Tourism businesses in Australia face underinsurance woes

Insurers refusing to provide coverage after Black Summer bushfires

Tourism businesses in Australia face underinsurance woes


By Roxanne Libatique

Businesses in popular tourist destinations continue to struggle as insurers refuse to provide coverage following the Black Summer bushfires, forcing many businesses to close their doors permanently or risk everything by operating without insurance.

Three businesses on the New South Wales (NSW) South Coast and two in Victoria confirmed with the Sydney Morning Herald that they failed to take out insurance for their property this year for the first time.

In Victoria, a luxury bushland retreat owner claimed that 38 insurers rejected him before receiving an “insulting” quote of $6.5 million in premiums for his $3.5 million business. As a result, the Victorian retreat is now on the brink of closure even though it had never taken a hit from bushfires.

“Never in my life have I come across this,” The Victorian retreat owner said, as reported by the Sydney Morning Herald. “I didn't think it was possible.”

The business owners warned about threats that could hit regional Australia's economic recovery as natural disasters become more frequent and severe due to climate change, Australia undergoes pandemic lockdowns, and the country's border closes. They also expect the country to lose the “unique bushland experiences that prove a major international tourist drawcard.”

Last year, many business owners in the tourism sector reported to Australia's Small Business Ombudsman's office that they would have to close down if they still cannot take out insurance.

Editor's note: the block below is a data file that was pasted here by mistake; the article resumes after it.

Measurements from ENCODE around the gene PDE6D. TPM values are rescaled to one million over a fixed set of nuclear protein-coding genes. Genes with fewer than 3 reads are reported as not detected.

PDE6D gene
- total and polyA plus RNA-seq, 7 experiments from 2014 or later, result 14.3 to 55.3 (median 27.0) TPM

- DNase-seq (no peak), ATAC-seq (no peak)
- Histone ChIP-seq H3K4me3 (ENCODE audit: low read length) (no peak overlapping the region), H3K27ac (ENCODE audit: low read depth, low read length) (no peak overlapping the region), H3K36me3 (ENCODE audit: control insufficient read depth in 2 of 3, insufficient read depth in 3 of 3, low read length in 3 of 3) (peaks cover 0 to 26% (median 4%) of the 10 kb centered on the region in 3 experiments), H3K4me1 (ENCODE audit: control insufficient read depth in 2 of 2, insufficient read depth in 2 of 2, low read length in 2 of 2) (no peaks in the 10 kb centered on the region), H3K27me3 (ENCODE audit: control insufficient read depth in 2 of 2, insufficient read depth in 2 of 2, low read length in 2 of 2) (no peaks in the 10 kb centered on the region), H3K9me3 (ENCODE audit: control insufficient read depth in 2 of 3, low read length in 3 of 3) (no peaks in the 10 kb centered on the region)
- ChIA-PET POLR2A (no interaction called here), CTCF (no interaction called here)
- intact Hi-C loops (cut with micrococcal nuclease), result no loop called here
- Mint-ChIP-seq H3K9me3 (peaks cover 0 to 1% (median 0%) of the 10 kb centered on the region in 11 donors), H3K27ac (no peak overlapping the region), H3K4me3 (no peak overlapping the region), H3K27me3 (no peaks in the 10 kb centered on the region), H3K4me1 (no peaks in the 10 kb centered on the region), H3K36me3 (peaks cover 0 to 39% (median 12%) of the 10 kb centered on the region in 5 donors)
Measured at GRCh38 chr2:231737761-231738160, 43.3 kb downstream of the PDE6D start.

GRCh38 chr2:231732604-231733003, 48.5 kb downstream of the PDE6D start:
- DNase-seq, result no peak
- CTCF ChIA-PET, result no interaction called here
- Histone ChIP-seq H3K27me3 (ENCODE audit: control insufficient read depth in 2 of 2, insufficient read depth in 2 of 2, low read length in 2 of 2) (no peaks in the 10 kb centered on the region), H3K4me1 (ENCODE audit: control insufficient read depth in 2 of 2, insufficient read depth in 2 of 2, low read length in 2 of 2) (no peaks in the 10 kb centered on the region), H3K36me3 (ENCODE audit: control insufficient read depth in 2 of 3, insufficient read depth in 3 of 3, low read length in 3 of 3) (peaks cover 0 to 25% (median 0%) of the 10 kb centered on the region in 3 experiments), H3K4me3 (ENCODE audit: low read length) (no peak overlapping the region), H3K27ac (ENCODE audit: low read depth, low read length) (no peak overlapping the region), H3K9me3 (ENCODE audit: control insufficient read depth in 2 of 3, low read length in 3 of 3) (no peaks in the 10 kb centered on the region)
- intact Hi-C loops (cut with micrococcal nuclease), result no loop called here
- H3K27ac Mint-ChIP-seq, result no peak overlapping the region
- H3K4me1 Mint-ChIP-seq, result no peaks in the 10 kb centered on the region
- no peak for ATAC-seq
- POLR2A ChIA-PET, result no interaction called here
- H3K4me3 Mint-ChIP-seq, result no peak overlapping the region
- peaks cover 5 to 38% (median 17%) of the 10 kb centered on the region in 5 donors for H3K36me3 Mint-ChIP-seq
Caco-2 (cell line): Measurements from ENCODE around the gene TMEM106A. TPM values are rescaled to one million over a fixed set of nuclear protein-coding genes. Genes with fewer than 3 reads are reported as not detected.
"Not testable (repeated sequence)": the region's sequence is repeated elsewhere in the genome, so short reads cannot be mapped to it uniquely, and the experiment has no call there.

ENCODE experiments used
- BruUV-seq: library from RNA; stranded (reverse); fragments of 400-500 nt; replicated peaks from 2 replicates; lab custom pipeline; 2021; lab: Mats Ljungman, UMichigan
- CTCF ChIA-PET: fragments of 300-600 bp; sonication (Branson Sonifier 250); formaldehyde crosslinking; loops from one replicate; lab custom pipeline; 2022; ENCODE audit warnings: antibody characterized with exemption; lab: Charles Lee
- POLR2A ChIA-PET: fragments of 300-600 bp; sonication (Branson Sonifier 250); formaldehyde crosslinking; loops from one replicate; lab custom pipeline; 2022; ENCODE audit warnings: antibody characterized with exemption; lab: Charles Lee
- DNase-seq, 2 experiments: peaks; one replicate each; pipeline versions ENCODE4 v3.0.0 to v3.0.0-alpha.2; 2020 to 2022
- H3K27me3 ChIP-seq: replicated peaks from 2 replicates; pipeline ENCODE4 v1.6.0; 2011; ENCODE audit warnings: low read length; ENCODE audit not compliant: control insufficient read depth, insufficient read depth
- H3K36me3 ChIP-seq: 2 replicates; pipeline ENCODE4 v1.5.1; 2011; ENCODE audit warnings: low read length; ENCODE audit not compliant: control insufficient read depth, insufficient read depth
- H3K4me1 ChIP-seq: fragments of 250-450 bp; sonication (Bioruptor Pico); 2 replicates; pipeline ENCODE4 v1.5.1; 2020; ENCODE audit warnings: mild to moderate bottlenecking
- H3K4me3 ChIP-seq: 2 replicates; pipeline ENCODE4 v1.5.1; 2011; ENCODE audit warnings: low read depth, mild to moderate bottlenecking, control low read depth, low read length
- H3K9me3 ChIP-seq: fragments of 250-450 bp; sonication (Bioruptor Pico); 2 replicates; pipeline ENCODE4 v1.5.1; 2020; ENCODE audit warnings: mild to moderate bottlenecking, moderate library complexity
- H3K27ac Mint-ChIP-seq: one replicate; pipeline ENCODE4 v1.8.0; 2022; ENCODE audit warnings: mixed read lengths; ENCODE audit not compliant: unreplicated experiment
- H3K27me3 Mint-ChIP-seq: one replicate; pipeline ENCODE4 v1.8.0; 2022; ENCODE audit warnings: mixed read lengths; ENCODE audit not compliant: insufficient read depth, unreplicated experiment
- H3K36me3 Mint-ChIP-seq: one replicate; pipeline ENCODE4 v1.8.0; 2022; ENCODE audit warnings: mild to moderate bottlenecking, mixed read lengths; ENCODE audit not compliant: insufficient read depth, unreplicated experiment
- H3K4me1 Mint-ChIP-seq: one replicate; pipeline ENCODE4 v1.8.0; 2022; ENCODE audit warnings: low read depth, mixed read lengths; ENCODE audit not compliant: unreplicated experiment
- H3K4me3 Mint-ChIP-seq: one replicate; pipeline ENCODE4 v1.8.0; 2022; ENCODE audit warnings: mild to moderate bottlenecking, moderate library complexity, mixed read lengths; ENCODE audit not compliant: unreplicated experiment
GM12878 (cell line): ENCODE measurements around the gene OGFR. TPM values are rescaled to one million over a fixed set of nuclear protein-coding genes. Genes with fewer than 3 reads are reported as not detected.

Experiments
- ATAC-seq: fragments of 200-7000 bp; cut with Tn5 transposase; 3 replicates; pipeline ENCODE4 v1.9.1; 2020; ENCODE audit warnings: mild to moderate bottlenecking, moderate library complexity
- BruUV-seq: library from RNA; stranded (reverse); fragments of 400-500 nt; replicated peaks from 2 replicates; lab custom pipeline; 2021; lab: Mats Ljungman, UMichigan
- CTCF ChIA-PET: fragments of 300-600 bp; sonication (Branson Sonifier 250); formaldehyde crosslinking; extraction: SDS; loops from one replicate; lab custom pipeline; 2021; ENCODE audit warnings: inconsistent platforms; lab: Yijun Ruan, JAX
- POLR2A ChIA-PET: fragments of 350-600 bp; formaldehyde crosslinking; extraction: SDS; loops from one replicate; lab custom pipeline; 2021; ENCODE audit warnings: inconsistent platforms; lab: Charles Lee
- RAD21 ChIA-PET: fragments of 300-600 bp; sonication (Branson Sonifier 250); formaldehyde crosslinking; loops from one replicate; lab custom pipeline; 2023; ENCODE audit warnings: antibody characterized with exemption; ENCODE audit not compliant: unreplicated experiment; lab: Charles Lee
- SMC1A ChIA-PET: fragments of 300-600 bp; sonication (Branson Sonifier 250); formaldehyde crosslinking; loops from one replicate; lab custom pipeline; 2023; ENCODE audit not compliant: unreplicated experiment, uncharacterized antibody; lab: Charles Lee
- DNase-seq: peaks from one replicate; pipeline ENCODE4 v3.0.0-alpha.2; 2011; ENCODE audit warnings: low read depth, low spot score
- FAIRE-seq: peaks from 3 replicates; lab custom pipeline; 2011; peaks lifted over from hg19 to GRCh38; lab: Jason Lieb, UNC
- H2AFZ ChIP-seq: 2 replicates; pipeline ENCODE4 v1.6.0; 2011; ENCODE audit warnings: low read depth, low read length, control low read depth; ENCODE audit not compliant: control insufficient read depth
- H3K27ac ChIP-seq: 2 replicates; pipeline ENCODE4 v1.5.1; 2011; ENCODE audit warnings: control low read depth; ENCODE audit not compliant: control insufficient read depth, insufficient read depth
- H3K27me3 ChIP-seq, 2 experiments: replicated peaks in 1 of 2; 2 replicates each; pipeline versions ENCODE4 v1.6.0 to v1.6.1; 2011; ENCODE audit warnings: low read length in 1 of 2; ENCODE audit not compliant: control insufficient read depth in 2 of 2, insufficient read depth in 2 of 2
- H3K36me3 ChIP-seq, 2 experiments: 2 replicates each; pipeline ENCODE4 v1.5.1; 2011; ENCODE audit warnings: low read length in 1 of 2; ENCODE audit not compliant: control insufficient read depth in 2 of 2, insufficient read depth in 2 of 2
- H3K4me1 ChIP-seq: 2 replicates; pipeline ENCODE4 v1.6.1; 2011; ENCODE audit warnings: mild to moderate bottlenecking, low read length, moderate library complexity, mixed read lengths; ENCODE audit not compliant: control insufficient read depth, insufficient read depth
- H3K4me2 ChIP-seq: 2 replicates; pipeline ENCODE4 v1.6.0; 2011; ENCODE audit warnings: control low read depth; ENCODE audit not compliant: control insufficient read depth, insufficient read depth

Commenting on the escalating problem, Ombudsman Bruce Billson told the Sydney Morning Herald: “We've had pubs that have been operating for a century in a vicinity of a national park being told that's not something people want to insure anymore. Some accommodation providers that offer the idyllic location as part of the appeal ... are being told it might be idyllic, but the risks are too high.”

In May, the government announced a $10 billion reinsurance pool to cover cyclone and flood damage in northern Australia and a $40 million investment in making older strata buildings more resilient to extreme weather events.

Insurers welcomed the announcement, with Insurance Council of Australia (ICA) chief executive officer Andrew Hall revealing that the industry has worked hard for many years in northern Australia to keep coverage available and premiums affordable.

“The industry has done considerable work on the key fundamentals of a public reinsurance scheme, and if properly designed and implemented, a reinsurance pool can put downward pressure on premium costs,” Hall said in a statement last month.

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